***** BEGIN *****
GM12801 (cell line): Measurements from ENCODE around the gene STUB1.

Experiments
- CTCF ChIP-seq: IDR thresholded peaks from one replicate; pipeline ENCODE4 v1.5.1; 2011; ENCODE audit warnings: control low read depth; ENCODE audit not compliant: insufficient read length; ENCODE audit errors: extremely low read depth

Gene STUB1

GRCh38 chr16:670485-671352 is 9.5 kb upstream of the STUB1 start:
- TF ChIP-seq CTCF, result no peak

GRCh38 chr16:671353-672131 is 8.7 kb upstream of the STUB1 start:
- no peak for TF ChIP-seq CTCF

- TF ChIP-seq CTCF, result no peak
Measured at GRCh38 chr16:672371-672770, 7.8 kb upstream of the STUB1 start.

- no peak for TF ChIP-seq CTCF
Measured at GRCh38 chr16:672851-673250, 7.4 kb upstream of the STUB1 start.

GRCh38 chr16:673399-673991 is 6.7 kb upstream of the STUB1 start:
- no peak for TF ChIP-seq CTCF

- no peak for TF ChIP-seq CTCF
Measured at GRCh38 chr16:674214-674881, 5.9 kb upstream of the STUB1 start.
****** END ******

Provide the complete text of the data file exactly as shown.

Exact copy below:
GM12801 (cell line): Measurements from ENCODE around the gene STUB1.

Experiments
- CTCF ChIP-seq: IDR thresholded peaks from one replicate; pipeline ENCODE4 v1.5.1; 2011; ENCODE audit warnings: control low read depth; ENCODE audit not compliant: insufficient read length; ENCODE audit errors: extremely low read depth

Gene STUB1

GRCh38 chr16:670485-671352 is 9.5 kb upstream of the STUB1 start:
- TF ChIP-seq CTCF, result no peak

GRCh38 chr16:671353-672131 is 8.7 kb upstream of the STUB1 start:
- no peak for TF ChIP-seq CTCF

- TF ChIP-seq CTCF, result no peak
Measured at GRCh38 chr16:672371-672770, 7.8 kb upstream of the STUB1 start.

- no peak for TF ChIP-seq CTCF
Measured at GRCh38 chr16:672851-673250, 7.4 kb upstream of the STUB1 start.

GRCh38 chr16:673399-673991 is 6.7 kb upstream of the STUB1 start:
- no peak for TF ChIP-seq CTCF

- no peak for TF ChIP-seq CTCF
Measured at GRCh38 chr16:674214-674881, 5.9 kb upstream of the STUB1 start.